We are each designed for a unique and divine purpose. Live yours!

Thursday, April 2, 2009

ASA President to Speak at U.N. for World Autism Awareness Day

This article is reprinted from http://www.autism-society.org/

Today marks the second World Autism Awareness Day, as recognized by the United Nations, and on this occasion the Autism Society of America is calling on the nations of the world to support its Declaration of the Human Rights of Persons with Autism Spectrum Disorders.

In honor of World Autism Awareness Day, the U.N. is presenting a panel discussion on “Autism and Human Rights: Understanding and Safeguarding the Rights of People with Autism” at its headquarters in New York. Lee Grossman, ASA President and CEO, will be one of the distinguished panel speakers from across the globe, along with Dr. Stephen Shore, an ASA Board of Directors member and individual with autism.

Other speakers include Dr. Hatem El-Shanti, director of the Genetic Medical Centre at the Shafallah Centre, Qatar; Paulo Barrozo, professor of law at Harvard University; Evelyne Friedel, president of Autism Europe; and Pat Matthews, executive director of the Irish Society of Autism. Mr. Matthews is also a past president of the World Autism Organization. A webcast of the briefing will be available at http://www.un.org/dpi/ngosection/index.asp.

“We will know we have succeeded when people on the autism spectrum become an accepted part of the human condition,” Grossman says. “While this goal may take a generation to achieve, the global community should aim for nothing less, and it is imperative that we begin to work toward that goal today.”

An estimated 30 million people in the world have an autism spectrum disorder, 1.5 million in America alone. To date, there is no global survey or study on prevalence. Individuals on the autism spectrum and their families struggle daily to advocate for basic health care, education and community acceptance that should be their natural rights as humans, yet they are systematically discriminated against and subjected to global abuses.

ASA’s declaration states that people with autism have the fundamental human right to live an autonomous, independent and meaningful life; self-determination and direct involvement in decisions in decisions affecting their lives; accessible and appropriate education, housing, assistance, care and support services as well as sufficient income; freedom from threats, discrimination ,social exclusion and cruel and abusive treatment. Read the declaration in its entirety at http://www.autism-society.org/site/DocServer/hr_declaration.pdf?docID=8741.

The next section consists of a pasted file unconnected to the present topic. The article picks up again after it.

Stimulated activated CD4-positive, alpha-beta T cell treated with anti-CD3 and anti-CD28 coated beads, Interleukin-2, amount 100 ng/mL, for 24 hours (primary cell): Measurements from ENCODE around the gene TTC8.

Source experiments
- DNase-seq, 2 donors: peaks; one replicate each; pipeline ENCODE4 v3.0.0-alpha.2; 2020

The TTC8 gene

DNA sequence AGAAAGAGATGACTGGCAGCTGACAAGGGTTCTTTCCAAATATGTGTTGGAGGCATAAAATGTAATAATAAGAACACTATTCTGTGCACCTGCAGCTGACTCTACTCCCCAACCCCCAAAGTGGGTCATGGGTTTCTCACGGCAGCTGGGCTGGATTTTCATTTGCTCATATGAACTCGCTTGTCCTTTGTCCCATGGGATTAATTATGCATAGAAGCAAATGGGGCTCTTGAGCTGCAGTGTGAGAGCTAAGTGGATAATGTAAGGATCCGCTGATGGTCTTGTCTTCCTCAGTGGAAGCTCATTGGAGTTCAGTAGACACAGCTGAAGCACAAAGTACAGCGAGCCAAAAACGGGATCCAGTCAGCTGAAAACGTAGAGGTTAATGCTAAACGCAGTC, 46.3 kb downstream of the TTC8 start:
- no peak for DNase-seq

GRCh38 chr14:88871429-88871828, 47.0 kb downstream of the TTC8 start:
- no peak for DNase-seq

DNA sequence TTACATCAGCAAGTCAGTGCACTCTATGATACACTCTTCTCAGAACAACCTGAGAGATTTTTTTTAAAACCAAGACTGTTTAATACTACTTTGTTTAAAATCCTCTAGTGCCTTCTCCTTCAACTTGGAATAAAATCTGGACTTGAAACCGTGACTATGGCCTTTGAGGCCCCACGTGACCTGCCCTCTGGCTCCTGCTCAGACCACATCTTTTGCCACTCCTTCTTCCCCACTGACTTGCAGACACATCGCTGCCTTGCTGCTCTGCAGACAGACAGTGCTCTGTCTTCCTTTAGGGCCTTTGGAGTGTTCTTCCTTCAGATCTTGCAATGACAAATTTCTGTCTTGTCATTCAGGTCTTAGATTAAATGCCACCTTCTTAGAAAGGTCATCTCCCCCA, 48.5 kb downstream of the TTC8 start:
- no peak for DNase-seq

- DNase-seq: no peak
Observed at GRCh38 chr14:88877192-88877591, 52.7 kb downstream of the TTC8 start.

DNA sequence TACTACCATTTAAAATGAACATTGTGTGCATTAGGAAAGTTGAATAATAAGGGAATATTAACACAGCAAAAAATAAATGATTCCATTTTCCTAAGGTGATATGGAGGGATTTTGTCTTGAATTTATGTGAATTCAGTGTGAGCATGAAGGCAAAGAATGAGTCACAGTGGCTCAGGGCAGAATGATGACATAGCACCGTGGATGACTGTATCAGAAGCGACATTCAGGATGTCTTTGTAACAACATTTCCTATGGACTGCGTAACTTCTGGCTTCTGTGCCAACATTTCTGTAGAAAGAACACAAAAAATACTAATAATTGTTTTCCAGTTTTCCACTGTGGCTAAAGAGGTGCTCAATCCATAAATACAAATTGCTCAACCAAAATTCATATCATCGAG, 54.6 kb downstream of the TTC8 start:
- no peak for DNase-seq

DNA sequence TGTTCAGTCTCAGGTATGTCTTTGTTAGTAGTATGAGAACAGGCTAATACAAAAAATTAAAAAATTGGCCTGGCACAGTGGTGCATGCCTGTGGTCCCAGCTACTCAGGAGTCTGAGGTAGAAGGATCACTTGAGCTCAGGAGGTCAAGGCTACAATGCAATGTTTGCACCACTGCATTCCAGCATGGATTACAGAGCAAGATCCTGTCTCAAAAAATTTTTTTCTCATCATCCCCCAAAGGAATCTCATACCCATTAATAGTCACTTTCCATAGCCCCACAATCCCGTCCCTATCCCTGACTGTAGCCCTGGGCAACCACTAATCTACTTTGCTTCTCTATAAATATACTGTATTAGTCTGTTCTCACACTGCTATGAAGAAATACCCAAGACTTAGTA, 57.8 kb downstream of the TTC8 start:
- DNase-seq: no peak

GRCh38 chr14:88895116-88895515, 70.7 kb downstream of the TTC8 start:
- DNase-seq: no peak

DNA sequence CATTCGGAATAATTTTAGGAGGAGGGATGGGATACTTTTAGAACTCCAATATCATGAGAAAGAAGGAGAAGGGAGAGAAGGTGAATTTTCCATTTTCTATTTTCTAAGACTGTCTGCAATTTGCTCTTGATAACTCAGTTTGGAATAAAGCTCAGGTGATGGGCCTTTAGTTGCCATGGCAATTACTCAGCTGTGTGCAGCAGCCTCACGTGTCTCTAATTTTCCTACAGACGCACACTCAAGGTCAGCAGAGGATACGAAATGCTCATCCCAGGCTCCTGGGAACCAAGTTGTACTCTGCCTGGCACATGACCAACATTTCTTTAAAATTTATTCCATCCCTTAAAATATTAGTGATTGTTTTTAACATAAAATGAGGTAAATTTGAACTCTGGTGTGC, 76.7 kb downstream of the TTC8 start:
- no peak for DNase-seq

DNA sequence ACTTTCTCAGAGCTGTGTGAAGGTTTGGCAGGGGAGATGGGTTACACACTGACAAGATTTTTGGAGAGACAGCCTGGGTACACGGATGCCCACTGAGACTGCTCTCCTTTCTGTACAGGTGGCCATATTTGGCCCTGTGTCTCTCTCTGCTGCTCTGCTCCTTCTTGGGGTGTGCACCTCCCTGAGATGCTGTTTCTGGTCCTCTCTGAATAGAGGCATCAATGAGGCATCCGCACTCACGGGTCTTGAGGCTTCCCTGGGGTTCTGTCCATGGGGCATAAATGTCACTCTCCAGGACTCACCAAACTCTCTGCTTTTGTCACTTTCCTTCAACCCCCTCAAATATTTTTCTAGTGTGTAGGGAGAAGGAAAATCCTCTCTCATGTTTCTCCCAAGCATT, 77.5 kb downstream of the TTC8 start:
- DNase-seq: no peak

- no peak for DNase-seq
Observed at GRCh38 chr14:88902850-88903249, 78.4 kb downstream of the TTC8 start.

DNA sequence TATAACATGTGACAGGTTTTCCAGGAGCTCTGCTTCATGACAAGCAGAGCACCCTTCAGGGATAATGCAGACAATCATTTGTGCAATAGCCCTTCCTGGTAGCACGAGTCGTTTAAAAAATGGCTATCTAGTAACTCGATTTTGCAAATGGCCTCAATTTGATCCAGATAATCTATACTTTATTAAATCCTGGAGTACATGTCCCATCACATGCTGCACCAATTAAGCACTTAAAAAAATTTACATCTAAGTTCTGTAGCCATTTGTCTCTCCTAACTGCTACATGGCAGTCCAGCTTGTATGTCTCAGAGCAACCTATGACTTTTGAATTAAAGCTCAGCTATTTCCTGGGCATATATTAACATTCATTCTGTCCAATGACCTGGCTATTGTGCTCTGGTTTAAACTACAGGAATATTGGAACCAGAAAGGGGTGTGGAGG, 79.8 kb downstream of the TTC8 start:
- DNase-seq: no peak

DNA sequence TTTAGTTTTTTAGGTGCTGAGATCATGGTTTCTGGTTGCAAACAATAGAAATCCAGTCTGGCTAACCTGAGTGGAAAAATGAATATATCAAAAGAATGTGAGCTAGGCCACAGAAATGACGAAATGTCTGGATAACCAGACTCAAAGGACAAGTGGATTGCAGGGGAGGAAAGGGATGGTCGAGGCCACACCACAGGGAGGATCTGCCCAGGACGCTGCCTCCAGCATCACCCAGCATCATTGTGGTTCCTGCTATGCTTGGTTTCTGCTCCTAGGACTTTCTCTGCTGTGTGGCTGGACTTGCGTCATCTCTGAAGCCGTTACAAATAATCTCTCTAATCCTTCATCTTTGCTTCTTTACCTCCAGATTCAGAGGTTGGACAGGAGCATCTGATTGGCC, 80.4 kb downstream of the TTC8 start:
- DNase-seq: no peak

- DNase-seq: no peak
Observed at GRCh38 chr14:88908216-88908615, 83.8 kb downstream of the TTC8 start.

On a personal note, our 20 year old son was diagnosed last year (finally!) with Asperger's Syndrome. Receiving the diagnosis was not dearly as challenging as the range of emotions we (my husband and I) experienced. Guilt, anger, grief, heartbreak and so much more. Yes, we were relieved, because it's alway easier to deal with a "known" than an "unknown."

It all made sense to us and has allowed us to know how to zero on how to help him achieve the goals he has, and the goals we've had for him: living independently, holding a job, feeling empowered and experiencing all the other aspects of life that we all desire. Our son is very high functioning and we are grateful for that. He will be able to accomplish his goals.

He is in a good place right now. He is receiving job training at Woodrow Wilson Rehabilitation Center in Fishersville, VA near Staunton. We're in a much better place than we were a year ago. My husband and I have both been working so much to keep our heads above water, but one promise we have made to each other is to become more involved in a support group and work to help raise awareness, and hopefully raise money for research for this disease that is now an epidemic.

1 comment:

Andrea said...

Praising GOD for a diagnosis and knowing GOD will use him in great and awesome ways.